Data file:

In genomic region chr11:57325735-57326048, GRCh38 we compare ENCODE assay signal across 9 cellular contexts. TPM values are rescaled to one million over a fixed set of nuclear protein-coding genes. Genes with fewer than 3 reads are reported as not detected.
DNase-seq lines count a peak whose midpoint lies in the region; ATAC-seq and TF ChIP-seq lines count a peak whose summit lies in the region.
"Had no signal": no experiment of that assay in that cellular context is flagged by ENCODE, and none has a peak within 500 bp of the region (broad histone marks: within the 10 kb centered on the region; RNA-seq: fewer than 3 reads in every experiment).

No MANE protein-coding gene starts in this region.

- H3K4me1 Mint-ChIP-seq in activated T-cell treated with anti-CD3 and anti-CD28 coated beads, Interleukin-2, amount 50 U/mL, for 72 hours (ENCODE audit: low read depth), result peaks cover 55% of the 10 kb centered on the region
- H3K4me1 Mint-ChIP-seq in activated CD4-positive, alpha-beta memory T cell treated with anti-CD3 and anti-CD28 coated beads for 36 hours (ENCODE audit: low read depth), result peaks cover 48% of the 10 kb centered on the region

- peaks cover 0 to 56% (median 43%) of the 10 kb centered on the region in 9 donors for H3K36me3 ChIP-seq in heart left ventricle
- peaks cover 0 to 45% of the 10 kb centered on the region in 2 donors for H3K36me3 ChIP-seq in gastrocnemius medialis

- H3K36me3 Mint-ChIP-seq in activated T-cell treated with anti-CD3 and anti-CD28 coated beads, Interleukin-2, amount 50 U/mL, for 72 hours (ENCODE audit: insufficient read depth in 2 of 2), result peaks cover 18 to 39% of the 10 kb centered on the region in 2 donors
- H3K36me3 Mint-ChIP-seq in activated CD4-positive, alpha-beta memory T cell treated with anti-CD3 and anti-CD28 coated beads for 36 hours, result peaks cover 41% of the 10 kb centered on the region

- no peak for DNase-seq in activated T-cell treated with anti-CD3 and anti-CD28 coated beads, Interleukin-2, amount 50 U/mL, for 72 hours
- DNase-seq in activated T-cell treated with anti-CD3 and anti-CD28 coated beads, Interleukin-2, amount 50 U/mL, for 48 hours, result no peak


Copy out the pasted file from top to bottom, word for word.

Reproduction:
In genomic region chr11:57325735-57326048, GRCh38 we compare ENCODE assay signal across 9 cellular contexts. TPM values are rescaled to one million over a fixed set of nuclear protein-coding genes. Genes with fewer than 3 reads are reported as not detected.
DNase-seq lines count a peak whose midpoint lies in the region; ATAC-seq and TF ChIP-seq lines count a peak whose summit lies in the region.
"Had no signal": no experiment of that assay in that cellular context is flagged by ENCODE, and none has a peak within 500 bp of the region (broad histone marks: within the 10 kb centered on the region; RNA-seq: fewer than 3 reads in every experiment).

No MANE protein-coding gene starts in this region.

- H3K4me1 Mint-ChIP-seq in activated T-cell treated with anti-CD3 and anti-CD28 coated beads, Interleukin-2, amount 50 U/mL, for 72 hours (ENCODE audit: low read depth), result peaks cover 55% of the 10 kb centered on the region
- H3K4me1 Mint-ChIP-seq in activated CD4-positive, alpha-beta memory T cell treated with anti-CD3 and anti-CD28 coated beads for 36 hours (ENCODE audit: low read depth), result peaks cover 48% of the 10 kb centered on the region

- peaks cover 0 to 56% (median 43%) of the 10 kb centered on the region in 9 donors for H3K36me3 ChIP-seq in heart left ventricle
- peaks cover 0 to 45% of the 10 kb centered on the region in 2 donors for H3K36me3 ChIP-seq in gastrocnemius medialis

- H3K36me3 Mint-ChIP-seq in activated T-cell treated with anti-CD3 and anti-CD28 coated beads, Interleukin-2, amount 50 U/mL, for 72 hours (ENCODE audit: insufficient read depth in 2 of 2), result peaks cover 18 to 39% of the 10 kb centered on the region in 2 donors
- H3K36me3 Mint-ChIP-seq in activated CD4-positive, alpha-beta memory T cell treated with anti-CD3 and anti-CD28 coated beads for 36 hours, result peaks cover 41% of the 10 kb centered on the region

- no peak for DNase-seq in activated T-cell treated with anti-CD3 and anti-CD28 coated beads, Interleukin-2, amount 50 U/mL, for 72 hours
- DNase-seq in activated T-cell treated with anti-CD3 and anti-CD28 coated beads, Interleukin-2, amount 50 U/mL, for 48 hours, result no peak